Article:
Nine inventors were permitted just three PowerPoint slides in a five-minute pitch at the University of Minnesota's annual Design of Medical Devices conference. Three got honors.
After a round of presentations that seemed like speed-dating for inventors, three promising inventions were honored at the University of Minnesota's annual Design of Medical Devices conference this week.
Nine inventors were permitted just three PowerPoint slides in a pressure-filled five-minute pitch Tuesday to a panel of experts, including venture capitalists and medical device investors, an engineer and doctors. Once their quick-hit offering was completed, the panel and the inquisitive audience lobbed questions at the inventors. A few presenters appeared stumped by certain questions, but most queries made textbook sense.
Have you filed for a patent? What's your competition? Is the device regulated by the Food and Drug Administration? What are your production costs?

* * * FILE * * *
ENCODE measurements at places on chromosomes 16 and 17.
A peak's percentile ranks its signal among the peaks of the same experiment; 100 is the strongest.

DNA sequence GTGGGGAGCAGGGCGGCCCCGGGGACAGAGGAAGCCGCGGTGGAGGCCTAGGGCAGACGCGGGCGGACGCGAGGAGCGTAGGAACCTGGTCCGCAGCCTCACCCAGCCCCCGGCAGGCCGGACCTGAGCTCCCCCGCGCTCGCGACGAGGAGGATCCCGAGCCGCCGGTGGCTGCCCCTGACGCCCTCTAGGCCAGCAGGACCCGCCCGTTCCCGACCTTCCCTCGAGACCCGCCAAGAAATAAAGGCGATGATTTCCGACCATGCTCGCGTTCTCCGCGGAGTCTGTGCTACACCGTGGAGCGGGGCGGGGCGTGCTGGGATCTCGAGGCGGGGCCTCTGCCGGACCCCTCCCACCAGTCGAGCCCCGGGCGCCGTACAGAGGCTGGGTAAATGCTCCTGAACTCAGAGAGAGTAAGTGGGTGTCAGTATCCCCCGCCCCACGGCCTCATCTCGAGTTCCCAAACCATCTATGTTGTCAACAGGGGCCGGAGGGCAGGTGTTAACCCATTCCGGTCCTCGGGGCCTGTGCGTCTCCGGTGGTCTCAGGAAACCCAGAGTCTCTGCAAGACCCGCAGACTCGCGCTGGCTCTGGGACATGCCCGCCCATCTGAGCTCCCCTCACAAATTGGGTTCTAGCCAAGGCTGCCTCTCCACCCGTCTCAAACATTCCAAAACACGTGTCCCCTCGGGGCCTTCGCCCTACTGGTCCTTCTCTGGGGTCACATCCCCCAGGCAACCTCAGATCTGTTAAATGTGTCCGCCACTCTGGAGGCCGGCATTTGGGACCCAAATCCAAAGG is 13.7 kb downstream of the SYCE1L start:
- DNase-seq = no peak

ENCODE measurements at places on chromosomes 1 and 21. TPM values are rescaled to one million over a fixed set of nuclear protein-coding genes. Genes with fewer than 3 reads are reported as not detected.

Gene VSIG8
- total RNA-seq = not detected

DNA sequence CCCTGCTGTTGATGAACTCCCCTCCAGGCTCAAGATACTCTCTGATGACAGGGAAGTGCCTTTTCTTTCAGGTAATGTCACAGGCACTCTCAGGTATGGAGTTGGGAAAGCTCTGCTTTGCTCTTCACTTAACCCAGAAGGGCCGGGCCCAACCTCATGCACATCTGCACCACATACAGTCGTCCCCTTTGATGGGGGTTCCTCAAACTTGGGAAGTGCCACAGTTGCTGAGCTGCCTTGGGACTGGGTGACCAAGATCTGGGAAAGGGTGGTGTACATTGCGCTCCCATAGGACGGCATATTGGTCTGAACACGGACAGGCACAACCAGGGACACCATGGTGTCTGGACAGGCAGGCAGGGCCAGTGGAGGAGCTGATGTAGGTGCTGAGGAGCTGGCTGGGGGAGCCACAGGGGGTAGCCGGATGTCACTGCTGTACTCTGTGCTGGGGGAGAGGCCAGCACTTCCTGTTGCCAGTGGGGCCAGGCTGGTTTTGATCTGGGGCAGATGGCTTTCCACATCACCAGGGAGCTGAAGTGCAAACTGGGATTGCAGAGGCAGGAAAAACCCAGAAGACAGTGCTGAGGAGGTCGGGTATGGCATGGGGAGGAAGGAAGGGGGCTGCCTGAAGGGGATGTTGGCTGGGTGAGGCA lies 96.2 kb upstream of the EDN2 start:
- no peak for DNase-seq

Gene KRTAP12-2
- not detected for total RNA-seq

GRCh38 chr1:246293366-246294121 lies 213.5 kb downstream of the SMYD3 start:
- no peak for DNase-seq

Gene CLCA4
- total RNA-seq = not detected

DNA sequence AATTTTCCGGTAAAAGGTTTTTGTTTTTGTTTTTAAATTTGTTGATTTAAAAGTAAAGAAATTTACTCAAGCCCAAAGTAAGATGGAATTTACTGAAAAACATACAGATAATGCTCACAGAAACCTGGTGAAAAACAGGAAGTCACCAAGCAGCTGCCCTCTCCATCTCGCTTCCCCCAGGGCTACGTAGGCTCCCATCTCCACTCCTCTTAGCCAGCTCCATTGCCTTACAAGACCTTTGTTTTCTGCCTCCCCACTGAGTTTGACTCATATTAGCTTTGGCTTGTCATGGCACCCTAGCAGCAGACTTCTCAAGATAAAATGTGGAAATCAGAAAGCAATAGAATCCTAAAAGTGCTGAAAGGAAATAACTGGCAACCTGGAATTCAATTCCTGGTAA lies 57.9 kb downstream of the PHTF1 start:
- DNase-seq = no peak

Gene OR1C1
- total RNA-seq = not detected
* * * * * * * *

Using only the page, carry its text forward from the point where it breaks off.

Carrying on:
Some of the inventions were deceptively simple, such as a stand to help infirm people stand up from a sitting position. Others were a bit more difficult for the layman to understand. Consider: A "Compliant Steerable Arthroscopic Punch."
The presenters were, for the most part, polished, freshly combed and somewhat practiced. At least two traveled from as far away as the Netherlands.
According to Marie Johnson, director of the University of Minnesota's Medical Device Fellows Program, this is the second year the "Three-in-Five" competition has been held at the U conference. "It's a great way for researchers to get immediate feedback from experts," she said. "It's also a lot of fun."
The three winners: An "Articulating Tool for Endoscopic Screw Delivery" -- a surgical tool to help place screws inside the thoracic cavity -- presented by Joseph Petrzelka, from the Massachusetts Institute of Technology; an "Endoscope Lens Shielding Device for Use in Laparoscopic Procedures" -- which makes it easier for doctors to navigate during surgery -- presented by Sterling Anderson, also from MIT; and "Adult Male Circumcision Tool for Use in Traditional Ceremonies" -- a disposable cage that fits over the tip of the penis in tribal circumcision ceremonies that also helps prevent HIV/AIDS -- presented by Kathleen Sienko from the University of Michigan.
Each winner was awarded $500 -- and some valuable advice, as well.
Janet Moore • 612-673-7752